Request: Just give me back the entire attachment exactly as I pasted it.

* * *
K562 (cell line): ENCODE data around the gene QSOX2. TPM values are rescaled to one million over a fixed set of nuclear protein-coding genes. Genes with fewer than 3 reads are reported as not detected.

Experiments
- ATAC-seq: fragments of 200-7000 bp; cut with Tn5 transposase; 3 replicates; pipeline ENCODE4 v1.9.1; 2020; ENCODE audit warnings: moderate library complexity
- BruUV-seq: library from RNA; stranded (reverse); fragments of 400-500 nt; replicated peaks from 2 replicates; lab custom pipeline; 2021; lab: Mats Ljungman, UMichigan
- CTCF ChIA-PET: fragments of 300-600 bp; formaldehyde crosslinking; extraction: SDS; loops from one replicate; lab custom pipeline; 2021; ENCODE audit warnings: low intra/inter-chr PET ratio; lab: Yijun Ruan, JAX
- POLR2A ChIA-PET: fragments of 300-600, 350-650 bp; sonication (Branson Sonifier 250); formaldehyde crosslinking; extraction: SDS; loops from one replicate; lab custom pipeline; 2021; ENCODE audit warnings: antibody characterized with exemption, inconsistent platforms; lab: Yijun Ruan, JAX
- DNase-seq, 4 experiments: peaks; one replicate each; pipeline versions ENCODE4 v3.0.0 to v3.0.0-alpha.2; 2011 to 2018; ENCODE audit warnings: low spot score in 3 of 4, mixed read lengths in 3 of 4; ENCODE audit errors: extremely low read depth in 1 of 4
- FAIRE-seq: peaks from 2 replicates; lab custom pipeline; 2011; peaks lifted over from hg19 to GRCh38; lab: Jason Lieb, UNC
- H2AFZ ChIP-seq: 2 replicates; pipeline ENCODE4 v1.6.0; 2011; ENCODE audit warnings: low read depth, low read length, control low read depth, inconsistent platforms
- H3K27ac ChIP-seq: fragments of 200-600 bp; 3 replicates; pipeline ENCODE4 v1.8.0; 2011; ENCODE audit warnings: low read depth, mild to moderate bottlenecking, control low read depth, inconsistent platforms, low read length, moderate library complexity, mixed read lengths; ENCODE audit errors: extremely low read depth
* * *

K562 (cell line): ENCODE data around the gene QSOX2. TPM values are rescaled to one million over a fixed set of nuclear protein-coding genes. Genes with fewer than 3 reads are reported as not detected.

Experiments
- ATAC-seq: fragments of 200-7000 bp; cut with Tn5 transposase; 3 replicates; pipeline ENCODE4 v1.9.1; 2020; ENCODE audit warnings: moderate library complexity
- BruUV-seq: library from RNA; stranded (reverse); fragments of 400-500 nt; replicated peaks from 2 replicates; lab custom pipeline; 2021; lab: Mats Ljungman, UMichigan
- CTCF ChIA-PET: fragments of 300-600 bp; formaldehyde crosslinking; extraction: SDS; loops from one replicate; lab custom pipeline; 2021; ENCODE audit warnings: low intra/inter-chr PET ratio; lab: Yijun Ruan, JAX
- POLR2A ChIA-PET: fragments of 300-600, 350-650 bp; sonication (Branson Sonifier 250); formaldehyde crosslinking; extraction: SDS; loops from one replicate; lab custom pipeline; 2021; ENCODE audit warnings: antibody characterized with exemption, inconsistent platforms; lab: Yijun Ruan, JAX
- DNase-seq, 4 experiments: peaks; one replicate each; pipeline versions ENCODE4 v3.0.0 to v3.0.0-alpha.2; 2011 to 2018; ENCODE audit warnings: low spot score in 3 of 4, mixed read lengths in 3 of 4; ENCODE audit errors: extremely low read depth in 1 of 4
- FAIRE-seq: peaks from 2 replicates; lab custom pipeline; 2011; peaks lifted over from hg19 to GRCh38; lab: Jason Lieb, UNC
- H2AFZ ChIP-seq: 2 replicates; pipeline ENCODE4 v1.6.0; 2011; ENCODE audit warnings: low read depth, low read length, control low read depth, inconsistent platforms
- H3K27ac ChIP-seq: fragments of 200-600 bp; 3 replicates; pipeline ENCODE4 v1.8.0; 2011; ENCODE audit warnings: low read depth, mild to moderate bottlenecking, control low read depth, inconsistent platforms, low read length, moderate library complexity, mixed read lengths; ENCODE audit errors: extremely low read depth